Witnessing Cherokee History

I have to be absolutely honest, I have had a hard time writing this particular blog. I found it to be overwhelming. Friday morning I walked onto the Council grounds with my sons and saw everyone working together to get things ready for the day’s events and I began to cry. I tear up now just writing about it. For me, it felt like history and present day coming together as one.

The morning began with the flag raising ceremony.  United Keetoowah Band Principal Chief George Wickliffe, Eastern Band of Cherokee Indians Principal Chief Michell Hicks and Cherokee Nation Principal Chief Bill John Baker were introduced by Tennessee State Senator Mike Bell and State Representative Dan Howell. I was moved watching them shake hands and embrace one another.

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The Color Guard from the Eastern Band of Cherokee Nation marched out as Rick Bird sang a Flag Song. He continued singing and playing drum through the entire Flag Raising.

Ric Bird greeting the Color Guard
Ric Bird greeting the Color Guard
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The raising of the U.S. and Tennessee flag by the National Park Services Honor Guard.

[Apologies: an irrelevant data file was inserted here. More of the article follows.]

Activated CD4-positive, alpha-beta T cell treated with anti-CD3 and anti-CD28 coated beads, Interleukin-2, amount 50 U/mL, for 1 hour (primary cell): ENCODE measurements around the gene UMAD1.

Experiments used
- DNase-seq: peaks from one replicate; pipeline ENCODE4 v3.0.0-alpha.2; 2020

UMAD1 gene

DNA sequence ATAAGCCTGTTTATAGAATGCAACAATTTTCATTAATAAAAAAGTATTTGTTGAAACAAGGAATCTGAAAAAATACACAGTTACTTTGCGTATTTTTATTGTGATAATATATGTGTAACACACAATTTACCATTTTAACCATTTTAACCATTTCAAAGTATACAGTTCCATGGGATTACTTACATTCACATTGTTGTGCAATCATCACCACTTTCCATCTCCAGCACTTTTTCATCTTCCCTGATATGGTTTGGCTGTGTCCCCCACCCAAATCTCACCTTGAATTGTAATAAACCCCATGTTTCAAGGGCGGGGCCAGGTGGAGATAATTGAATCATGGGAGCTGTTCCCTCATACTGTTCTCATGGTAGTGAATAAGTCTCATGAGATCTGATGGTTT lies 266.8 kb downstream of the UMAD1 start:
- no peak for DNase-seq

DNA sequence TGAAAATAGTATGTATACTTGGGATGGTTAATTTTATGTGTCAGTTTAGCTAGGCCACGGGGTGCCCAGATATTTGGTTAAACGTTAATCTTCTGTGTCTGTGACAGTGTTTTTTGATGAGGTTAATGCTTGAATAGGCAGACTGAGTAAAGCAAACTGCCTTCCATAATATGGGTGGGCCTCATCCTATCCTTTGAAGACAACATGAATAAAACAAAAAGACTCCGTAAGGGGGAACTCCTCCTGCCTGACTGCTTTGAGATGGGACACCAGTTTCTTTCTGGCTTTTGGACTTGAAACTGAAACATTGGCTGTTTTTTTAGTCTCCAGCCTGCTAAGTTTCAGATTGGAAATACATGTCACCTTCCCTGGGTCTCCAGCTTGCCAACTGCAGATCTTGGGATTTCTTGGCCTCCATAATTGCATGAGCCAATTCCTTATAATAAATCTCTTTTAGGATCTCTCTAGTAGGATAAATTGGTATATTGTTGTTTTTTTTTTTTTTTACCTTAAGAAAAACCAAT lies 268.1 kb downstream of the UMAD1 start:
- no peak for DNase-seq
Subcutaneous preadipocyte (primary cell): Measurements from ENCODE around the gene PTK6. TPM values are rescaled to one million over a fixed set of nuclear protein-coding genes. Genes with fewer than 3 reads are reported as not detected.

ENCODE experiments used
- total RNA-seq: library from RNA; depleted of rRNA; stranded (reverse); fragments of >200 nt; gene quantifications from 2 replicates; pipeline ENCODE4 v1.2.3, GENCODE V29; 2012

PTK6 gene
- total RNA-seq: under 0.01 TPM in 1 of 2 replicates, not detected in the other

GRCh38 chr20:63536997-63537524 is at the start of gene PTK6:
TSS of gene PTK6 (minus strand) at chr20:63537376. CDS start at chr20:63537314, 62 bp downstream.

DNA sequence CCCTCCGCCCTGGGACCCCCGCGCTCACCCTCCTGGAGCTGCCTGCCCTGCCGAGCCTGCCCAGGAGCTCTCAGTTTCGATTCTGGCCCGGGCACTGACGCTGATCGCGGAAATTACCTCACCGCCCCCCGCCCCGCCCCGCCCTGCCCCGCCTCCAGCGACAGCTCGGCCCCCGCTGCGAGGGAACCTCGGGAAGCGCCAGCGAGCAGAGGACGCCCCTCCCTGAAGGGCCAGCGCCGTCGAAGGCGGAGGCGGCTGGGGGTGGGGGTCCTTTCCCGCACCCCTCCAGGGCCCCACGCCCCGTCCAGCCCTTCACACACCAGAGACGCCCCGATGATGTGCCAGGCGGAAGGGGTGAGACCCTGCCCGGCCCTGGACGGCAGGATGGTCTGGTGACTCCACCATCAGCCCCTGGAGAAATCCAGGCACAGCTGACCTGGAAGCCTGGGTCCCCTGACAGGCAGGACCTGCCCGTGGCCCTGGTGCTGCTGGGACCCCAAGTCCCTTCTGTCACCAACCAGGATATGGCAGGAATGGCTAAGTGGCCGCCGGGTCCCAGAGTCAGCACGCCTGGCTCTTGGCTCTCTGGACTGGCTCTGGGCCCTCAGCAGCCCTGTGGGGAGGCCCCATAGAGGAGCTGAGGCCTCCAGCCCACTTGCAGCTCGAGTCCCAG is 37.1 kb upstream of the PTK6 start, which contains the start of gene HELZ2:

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The raising of Eastern Band of Cherokee Nation Flag
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The raising of Cherokee Nation Flag
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The raising of United Keetoowah Band Flag

After the flag raising ceremony the Leaders held council at Red Clay together for the first time in 177 years. I watched on in awe as children sang in Cherokee followed by the meeting being conducted in mostly Cherokee. Stressing the importance of continuing as one nation of people. This was a moment in time that can never be repeated. There is only one first time and I got to be witness.

The following two days were of celebration and education. Diamond surrounded himself with many artifacts and answered all questions asked in an attempt to bring more understanding.

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There were singers, dancers and storytellers of all ages.

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Beautiful handmade jewelry, paintings and all manner of crafts were everywhere. People were dressed in period clothing. There was unity and celebration in the air. I will say again, it was overwhelming. In a good way.  Cherokee children played in the creek at the Blue Hole. It truly was surreal.

I feel blessed to have been there. Even more grateful that I was able to have my children witness history in the making. I hope many of you got to be apart of this day. For those that didn’t you can still visit the museum and Council Grounds. There are meetings every year. There is nothing like enjoying Cherokee history live and in person. I hope to bump into you there.

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